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Australia, NZ dollars inch higher, eyes on central bank meetings
[SYDNEY] The Australian dollar briefly nudged higher on Tuesday after the country's central bank hinted at a steady policy outlook, but trading was overshadowed by looming meetings of the Bank of Japan (BOJ) and Federal Reserve.
The Australian dollar rose as high as US$0.7554 after the minutes of the Reserve Bank of Australia's (RBA) September meeting showed it was comfortable with the current policy after holding rates at 1.50 per cent earlier this month.
It was last around US$0.7545, up around 0.16 per cent. On Monday, it climbed to a more than one-week high but selling pressure emerged above US$0.7560.
"No one is prepared to take on too much risk ahead of the BOJ and Fed meets," said Chris Weston of IG Markets.
Mr Weston said a break above US$0.7561 would turn him bullish toward the Aussie.
The Aussie traded higher on both the euro and the yen but was down against the New Zealand dollar following six straight weekly declines.
Investors expect the Fed to stay pat this month while speculation is rife that the BOJ will make some sort of change to its easing programme, though whether it would be major or minor is uncertain.
The Reserve Bank of New Zealand (RBNZ), which holds its policy meeting on Thursday, is likely to keep rates at 2 per cent.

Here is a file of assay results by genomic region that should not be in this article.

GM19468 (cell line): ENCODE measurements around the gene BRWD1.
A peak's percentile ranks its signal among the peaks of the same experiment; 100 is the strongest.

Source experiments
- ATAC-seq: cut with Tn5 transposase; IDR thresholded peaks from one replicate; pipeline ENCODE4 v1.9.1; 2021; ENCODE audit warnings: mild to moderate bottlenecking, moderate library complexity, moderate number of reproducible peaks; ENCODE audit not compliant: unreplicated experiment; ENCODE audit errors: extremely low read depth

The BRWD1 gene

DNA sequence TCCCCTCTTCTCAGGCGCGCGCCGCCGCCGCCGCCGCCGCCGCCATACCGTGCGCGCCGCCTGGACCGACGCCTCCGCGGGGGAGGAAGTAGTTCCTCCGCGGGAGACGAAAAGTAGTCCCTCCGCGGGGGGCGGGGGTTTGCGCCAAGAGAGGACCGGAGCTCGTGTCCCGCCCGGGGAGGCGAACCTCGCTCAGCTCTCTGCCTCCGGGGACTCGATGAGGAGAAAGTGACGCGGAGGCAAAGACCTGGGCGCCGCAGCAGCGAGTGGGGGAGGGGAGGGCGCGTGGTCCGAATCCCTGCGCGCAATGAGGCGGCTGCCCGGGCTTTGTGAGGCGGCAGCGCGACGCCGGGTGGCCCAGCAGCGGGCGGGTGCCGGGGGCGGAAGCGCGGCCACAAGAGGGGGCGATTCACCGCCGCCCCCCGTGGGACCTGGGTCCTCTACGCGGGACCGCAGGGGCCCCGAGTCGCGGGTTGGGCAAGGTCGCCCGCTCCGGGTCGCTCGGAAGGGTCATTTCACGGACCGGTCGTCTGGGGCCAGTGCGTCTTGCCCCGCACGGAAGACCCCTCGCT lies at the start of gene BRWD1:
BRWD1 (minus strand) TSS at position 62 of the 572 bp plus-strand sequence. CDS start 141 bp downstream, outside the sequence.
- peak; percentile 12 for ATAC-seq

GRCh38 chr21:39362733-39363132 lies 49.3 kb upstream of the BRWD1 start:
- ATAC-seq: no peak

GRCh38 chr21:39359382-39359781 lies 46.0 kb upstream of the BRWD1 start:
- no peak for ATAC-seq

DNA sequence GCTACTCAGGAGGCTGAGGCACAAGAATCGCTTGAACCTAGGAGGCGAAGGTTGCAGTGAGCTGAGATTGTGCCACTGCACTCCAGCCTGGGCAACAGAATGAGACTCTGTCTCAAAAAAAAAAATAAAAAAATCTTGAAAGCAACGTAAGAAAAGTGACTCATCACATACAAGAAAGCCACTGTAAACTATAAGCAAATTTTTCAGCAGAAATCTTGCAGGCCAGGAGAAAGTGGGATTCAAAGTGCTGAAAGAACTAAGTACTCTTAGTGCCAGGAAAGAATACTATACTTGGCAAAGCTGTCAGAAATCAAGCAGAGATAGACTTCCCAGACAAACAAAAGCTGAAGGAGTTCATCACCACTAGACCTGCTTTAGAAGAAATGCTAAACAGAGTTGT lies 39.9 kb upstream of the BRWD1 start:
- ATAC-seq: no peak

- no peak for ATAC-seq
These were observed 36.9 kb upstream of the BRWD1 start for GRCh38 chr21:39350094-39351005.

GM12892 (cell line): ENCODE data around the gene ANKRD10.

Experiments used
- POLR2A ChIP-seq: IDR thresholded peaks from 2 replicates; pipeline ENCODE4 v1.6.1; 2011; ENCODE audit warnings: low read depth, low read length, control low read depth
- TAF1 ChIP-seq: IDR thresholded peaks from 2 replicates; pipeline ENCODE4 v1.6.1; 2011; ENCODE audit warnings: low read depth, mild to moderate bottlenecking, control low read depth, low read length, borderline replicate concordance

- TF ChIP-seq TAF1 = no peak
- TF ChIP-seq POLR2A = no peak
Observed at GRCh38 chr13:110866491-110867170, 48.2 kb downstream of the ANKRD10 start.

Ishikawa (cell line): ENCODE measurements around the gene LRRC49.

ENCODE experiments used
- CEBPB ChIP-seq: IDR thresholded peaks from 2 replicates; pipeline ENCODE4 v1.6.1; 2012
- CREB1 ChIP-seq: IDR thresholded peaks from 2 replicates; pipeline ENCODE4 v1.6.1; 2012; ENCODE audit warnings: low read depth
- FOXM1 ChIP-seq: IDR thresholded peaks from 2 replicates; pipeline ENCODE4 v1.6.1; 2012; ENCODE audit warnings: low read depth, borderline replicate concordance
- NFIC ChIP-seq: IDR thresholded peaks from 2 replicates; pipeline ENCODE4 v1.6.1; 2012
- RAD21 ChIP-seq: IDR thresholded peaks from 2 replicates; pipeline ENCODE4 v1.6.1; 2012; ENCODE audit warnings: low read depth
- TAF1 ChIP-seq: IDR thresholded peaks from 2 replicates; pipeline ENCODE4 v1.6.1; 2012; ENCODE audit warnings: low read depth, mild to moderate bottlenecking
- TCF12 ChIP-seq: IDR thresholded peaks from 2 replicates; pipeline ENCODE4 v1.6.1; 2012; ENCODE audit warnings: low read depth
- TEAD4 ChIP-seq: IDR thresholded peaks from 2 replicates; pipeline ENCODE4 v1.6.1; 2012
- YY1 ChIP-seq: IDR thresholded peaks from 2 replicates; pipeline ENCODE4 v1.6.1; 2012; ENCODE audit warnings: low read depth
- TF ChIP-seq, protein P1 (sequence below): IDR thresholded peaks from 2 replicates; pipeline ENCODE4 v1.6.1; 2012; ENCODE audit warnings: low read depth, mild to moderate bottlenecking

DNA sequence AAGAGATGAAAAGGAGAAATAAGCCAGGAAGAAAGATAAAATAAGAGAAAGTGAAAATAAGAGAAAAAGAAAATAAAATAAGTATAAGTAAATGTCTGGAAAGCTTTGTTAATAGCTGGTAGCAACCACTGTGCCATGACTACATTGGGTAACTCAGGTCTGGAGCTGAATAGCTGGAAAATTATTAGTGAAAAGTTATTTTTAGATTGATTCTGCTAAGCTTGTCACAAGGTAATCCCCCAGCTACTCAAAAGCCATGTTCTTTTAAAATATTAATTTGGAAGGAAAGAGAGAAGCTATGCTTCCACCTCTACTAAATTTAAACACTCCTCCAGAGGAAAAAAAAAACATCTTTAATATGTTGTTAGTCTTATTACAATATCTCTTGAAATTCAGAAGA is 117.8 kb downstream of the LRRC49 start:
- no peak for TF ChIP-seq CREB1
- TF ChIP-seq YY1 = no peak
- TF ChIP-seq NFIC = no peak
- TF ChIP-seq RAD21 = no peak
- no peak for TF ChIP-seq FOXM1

The New Zealand dollar was trading slightly higher at US$0.7297 on expectations of a steady outcome.
"It feels like the bird will be tough to knock off its perch," said ANZ Senior Rates Strategist David Croy, referring to the kiwi dollar, so named after New Zealand's iconic flightless bird.
The kiwi has been super resilient in the face of two interest rates cuts this year thanks to carry trades where investors borrow in safer currencies such as the yen to invest in high-yielding, riskier assets.
A rising kiwi is putting downward pressure on inflation and complicating the RBNZ's monetary policy, despite strong growth in the economy.
With a rate cut unlikely until November and the market sceptical about the RBNZ's desire to cut aggressively, Mr Croy expects the currency to remain firm for a while yet.
New Zealand government bonds eased, sending yields 3.5 basis points higher at the long end.
Australian government bond futures dipped, with the three-year bond contract down two ticks at 98.39. The 10-year contract fell one tick to 97.8650.